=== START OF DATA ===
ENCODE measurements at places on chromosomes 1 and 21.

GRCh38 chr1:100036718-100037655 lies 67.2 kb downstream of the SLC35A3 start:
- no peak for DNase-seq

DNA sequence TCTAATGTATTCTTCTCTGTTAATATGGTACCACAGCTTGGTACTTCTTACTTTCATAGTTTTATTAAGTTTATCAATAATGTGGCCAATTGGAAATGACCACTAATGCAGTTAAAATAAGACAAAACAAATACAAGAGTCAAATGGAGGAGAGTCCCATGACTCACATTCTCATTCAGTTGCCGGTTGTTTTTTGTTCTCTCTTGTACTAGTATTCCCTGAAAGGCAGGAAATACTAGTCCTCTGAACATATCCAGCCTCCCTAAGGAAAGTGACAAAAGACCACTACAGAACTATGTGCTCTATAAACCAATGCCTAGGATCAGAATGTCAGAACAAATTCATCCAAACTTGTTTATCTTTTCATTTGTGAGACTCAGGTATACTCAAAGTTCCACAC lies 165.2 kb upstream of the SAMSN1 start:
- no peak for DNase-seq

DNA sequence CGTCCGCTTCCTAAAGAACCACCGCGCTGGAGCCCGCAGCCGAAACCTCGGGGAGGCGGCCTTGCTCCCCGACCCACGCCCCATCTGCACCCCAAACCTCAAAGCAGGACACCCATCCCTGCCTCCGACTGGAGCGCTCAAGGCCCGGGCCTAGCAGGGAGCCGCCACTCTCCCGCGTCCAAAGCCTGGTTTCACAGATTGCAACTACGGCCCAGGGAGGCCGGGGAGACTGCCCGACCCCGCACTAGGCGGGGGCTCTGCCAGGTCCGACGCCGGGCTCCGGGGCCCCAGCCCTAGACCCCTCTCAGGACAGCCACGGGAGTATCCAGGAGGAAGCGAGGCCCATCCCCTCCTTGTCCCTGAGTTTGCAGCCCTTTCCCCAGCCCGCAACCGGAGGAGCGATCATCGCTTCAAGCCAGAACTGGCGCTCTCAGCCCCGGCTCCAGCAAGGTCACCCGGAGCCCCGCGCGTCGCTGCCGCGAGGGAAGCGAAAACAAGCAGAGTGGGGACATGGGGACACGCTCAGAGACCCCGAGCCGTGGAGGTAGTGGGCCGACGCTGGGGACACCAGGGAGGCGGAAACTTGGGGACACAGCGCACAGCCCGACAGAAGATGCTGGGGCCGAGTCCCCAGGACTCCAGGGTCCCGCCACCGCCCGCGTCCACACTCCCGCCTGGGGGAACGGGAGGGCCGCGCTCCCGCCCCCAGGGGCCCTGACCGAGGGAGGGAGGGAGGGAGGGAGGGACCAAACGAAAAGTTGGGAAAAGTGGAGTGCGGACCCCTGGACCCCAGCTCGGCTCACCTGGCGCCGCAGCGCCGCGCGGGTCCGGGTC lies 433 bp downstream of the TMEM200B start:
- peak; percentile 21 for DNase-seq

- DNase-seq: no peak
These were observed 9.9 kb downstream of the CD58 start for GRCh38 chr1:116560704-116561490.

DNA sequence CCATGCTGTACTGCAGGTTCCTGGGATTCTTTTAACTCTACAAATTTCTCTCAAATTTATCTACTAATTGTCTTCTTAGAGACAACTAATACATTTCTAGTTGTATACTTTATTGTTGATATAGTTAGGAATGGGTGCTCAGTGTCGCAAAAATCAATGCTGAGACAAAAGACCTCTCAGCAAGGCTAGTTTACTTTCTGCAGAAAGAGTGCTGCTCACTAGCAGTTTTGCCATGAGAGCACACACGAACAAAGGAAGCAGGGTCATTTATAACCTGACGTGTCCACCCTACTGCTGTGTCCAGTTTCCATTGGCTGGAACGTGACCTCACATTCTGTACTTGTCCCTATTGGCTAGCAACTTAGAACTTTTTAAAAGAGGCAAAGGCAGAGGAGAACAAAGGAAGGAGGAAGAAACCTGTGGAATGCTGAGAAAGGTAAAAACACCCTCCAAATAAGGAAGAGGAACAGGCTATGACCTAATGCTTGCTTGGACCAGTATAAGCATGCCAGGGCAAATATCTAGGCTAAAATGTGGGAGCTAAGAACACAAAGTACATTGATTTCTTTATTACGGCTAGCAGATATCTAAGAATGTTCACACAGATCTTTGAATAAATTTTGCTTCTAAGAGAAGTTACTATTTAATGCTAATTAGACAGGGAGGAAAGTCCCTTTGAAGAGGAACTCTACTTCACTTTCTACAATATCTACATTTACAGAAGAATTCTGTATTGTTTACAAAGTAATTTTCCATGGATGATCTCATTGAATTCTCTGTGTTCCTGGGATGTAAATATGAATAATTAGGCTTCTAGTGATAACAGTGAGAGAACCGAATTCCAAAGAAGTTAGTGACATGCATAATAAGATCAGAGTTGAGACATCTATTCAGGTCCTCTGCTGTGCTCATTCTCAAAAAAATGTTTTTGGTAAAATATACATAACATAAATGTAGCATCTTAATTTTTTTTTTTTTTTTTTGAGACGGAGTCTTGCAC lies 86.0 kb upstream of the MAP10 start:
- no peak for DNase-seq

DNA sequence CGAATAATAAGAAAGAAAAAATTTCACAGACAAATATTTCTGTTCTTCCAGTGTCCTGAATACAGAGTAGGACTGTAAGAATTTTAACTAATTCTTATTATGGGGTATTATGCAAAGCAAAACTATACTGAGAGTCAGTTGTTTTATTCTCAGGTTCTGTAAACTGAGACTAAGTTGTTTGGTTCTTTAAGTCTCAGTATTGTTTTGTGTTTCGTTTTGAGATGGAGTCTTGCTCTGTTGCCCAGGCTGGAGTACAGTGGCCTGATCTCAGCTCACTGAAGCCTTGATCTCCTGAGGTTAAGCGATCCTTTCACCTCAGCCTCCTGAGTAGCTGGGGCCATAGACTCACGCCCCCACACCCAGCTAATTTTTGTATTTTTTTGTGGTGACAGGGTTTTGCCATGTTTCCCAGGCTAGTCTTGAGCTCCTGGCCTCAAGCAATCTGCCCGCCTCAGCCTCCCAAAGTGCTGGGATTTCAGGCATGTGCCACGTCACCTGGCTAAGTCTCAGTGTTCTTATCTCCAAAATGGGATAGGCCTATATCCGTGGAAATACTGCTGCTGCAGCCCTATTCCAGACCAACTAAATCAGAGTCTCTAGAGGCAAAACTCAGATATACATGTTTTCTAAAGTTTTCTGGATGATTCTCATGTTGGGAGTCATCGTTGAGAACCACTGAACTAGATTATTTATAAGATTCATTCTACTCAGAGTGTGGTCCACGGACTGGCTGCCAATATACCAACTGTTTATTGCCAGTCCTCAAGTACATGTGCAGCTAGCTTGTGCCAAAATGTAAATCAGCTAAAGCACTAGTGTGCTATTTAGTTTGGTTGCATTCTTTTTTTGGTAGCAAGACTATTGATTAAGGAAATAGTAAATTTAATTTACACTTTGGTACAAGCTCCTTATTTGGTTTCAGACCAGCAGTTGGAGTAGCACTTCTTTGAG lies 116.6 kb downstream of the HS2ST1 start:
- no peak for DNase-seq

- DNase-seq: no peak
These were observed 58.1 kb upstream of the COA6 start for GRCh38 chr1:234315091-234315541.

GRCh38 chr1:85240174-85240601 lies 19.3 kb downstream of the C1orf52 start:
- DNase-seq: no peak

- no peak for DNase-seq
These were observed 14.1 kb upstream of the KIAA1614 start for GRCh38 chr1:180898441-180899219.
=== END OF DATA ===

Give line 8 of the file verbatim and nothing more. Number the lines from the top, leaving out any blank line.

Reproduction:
- DNase-seq: no peak